Mad Max Movie Trailer
In 1977 an unknown and young Mel Gibson portrayed a futuristic cop bent on revenge against lawless road gang members that killed his wife. In this gritty and often unbelievable post-apocalyptic film a dark picture of the future is presented to viewers. You know, I’m not so sure that the film wasn’t prophetic.
Like many of you, I grew up with the threat that our nation’s chief enemy, Russia, could press a red button in Moscow and send nuclear bombs to America to destroy us. I’m not sure I knew all the detals. After all, this was a pre-Internet world and information came from either evening news or newspapers or exaggerated word-of-mouth. I remember when THE DAY AFTER was on television (1983) … a portrayal of the effects of a thermo-nuclear bomb on a small town in Kansas. There were warnings about the graphic and intense nature of the film. It won 12 Emmys and stirred the anti-nuclear debate to new heights.
At least during the cold war we all knew where the bombs were and who we had to placate in order to keep them where they were. Nowadays, madmen like Ahmadinejad and Kim Jong-il either already have or may soon have developed nuclear weaponry. There is no diplomatic reason in their view to abstain from its use. It is possible that nuclear attack via a dirty bomb or other such delivery remains a modern possibility … probability.
But without a red button being pushed or a madman setting the world on fire, I think we have arrived in Max’s post-apocalyptic world. I know that our country is not a junkyard of destroyed property being run by vigilantes. However, in our highly secularized society America has lost all moral direction and values that provide the basis for judgment.
In the third film to feature Mad Max, Beyond Thunderdome presents a court where the judge is played by Tina Turner in a chain metal outfit with big ram horn hairdo deciding Max’s fate by the spin of a wheel.
I’m not sure how hard I have to try to make my case. Civility is a stranger to our culture. The entertainment industry has no intention of self-control. Senseless violence fills not only our movie screens but our streets. The gang culture has great influence with young people. Pornography of all extremes is available to young children with the touch of a keyboard. Our nation’s lawmakers and elected officials are largely morally void. Ecologically we are as wasteful as ever. Political correctness has expanded our vocabulary and created a glut of wordage so that everyone can make sure that no one is singled out or offended by a mention. The poor, hungry, jobless and homeless in America are ignored unless there is some political gain to be had. Seriously ill people cannot get the health insurance they need, while others abuse the system and syphoon it of any effectiveness. Millions are in our country without I.D., creating a large homeland security issue while politicians argue about how to deal with the problem. Substance abuse is robbing families and individuals of their peace of mind.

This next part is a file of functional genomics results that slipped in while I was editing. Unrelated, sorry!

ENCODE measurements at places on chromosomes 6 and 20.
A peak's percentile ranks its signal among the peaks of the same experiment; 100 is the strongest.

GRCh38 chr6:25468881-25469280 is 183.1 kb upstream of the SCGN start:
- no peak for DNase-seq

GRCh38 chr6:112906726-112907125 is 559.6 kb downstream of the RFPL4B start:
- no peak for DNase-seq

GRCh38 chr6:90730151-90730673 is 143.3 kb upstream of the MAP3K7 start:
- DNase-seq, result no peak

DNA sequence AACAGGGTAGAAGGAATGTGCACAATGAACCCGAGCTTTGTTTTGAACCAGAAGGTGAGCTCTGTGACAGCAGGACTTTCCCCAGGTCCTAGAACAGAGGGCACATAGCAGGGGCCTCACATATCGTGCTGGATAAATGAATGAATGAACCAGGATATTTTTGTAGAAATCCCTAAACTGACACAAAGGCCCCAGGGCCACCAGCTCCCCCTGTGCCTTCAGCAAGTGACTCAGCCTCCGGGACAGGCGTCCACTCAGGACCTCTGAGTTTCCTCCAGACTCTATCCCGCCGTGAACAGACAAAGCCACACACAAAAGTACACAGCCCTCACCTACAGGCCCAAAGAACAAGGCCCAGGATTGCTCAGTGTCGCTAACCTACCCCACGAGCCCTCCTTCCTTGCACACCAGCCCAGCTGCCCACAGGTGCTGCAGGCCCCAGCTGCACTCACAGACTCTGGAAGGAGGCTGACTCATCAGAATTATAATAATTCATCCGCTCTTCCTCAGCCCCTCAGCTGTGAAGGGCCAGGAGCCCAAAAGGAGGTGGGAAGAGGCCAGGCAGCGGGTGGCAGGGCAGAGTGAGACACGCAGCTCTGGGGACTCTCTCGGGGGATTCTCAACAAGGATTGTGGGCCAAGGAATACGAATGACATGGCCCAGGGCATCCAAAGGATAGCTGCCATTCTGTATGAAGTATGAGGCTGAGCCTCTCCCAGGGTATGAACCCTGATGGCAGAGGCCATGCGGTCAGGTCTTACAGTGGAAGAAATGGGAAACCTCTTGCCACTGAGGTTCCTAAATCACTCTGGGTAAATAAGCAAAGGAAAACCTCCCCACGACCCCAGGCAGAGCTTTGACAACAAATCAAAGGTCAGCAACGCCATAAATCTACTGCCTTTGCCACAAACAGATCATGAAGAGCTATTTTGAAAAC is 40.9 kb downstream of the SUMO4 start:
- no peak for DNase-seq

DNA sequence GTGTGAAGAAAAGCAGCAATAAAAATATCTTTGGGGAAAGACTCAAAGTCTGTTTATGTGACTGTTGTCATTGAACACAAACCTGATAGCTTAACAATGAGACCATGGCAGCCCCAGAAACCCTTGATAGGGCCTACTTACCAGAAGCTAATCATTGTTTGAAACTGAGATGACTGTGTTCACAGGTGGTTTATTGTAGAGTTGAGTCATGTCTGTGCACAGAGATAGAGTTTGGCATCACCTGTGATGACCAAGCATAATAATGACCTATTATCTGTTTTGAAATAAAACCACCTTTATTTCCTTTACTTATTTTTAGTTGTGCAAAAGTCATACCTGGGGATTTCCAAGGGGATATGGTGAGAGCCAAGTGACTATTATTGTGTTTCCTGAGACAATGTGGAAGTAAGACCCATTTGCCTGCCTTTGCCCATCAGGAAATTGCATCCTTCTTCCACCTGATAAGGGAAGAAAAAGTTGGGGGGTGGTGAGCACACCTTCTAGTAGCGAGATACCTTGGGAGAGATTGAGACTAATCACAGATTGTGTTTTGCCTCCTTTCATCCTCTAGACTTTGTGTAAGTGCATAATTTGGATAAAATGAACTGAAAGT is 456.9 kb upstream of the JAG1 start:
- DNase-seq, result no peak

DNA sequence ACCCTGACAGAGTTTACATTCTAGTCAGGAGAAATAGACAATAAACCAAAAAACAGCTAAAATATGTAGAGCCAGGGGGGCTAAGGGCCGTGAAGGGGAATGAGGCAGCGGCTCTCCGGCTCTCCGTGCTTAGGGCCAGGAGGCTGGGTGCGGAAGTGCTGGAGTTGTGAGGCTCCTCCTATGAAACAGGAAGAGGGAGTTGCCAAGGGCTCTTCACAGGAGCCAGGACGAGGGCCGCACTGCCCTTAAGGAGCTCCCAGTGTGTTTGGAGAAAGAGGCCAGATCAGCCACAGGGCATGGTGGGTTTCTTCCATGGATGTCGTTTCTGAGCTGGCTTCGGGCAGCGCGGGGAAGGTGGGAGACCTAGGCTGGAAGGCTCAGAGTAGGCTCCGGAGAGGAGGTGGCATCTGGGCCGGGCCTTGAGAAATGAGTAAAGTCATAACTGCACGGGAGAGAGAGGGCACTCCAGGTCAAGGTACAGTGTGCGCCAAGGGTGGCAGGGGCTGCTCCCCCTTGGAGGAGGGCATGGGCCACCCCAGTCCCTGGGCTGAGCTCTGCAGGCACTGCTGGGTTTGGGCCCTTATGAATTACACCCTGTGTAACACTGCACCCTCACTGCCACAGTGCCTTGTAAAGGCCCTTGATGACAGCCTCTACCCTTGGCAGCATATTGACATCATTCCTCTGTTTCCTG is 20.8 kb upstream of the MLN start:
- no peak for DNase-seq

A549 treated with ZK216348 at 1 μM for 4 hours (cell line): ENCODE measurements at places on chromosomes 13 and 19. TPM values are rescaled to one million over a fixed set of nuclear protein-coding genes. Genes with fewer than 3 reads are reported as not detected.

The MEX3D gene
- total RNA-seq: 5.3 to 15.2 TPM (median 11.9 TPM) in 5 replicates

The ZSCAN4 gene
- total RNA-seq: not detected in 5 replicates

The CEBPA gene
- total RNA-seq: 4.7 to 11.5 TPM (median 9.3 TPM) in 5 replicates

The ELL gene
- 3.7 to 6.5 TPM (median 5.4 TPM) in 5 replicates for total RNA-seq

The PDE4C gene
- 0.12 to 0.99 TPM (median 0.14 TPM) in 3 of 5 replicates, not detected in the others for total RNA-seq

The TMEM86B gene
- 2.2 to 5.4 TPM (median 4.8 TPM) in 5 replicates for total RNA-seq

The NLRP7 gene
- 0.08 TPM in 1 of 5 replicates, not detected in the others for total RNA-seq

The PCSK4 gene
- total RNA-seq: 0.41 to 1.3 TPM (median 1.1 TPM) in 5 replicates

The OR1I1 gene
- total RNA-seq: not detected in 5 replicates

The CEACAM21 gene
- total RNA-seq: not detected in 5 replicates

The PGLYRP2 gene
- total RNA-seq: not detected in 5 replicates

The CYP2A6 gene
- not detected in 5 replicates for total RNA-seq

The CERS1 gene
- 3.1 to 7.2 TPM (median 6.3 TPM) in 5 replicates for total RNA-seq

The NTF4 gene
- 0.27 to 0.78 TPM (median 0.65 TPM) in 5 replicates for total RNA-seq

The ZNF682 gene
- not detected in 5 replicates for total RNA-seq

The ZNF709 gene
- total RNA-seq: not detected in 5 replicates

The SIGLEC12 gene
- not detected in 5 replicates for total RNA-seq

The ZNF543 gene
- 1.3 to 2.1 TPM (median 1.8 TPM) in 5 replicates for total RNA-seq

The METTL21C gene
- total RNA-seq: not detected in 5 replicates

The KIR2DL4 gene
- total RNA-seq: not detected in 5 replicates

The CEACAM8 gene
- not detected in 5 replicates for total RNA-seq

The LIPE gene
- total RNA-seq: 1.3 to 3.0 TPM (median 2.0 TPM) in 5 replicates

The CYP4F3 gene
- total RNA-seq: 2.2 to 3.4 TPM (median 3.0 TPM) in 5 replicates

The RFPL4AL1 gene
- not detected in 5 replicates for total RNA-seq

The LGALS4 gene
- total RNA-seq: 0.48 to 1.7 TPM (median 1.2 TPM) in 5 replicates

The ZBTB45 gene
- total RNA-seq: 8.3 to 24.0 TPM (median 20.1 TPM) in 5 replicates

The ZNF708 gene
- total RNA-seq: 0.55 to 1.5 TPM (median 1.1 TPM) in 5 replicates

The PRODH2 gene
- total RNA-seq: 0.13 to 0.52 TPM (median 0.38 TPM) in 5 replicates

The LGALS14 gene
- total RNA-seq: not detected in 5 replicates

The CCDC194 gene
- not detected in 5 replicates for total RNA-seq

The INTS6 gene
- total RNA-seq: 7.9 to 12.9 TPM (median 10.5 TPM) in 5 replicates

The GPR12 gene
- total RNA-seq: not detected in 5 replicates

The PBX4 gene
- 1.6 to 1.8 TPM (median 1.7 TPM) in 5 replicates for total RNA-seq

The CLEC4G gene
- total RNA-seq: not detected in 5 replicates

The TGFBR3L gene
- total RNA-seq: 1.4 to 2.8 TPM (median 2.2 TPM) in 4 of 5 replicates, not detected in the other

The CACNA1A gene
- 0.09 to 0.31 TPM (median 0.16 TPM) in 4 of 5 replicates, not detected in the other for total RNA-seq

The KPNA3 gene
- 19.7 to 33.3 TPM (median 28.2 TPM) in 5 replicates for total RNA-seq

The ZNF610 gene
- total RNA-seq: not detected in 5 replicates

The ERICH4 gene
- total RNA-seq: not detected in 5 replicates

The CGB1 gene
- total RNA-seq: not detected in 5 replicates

I’m not trying to depress you with this view, but I am trying to envision Christianity in a post-apocalyptic world. God sent Jesus into this world precisely because of darkness such as this. Genesis 6 tells us that the world at that time was so wicked that everyone’s thoughts were evil all the time. We cannot be far from this. I’m not banging the drum of the millennium … I’m asking the church a question. Where is the light? Where are the Christ-followers who are engaging this darkness confident that the victory belongs to Jesus? What is to be our response?
Wherever you find yourself, let your light shine brightly. It is the only hope of this fallen world. The rise of secularism has led to a view that is cynical of all things religious. Unfortunately for the world, when God is taken out of the picture there remains no moral value upon which to rest our lives. We become a law unto ourselves. I do not think we will win this war in the media. We will love and influence the world one person at a time. But we do have to start with the one person. The Enemy is doing his work relentlessly. Shouldn’t we be working just as hard to beam the light of God’s grace to those around us?
What do you think?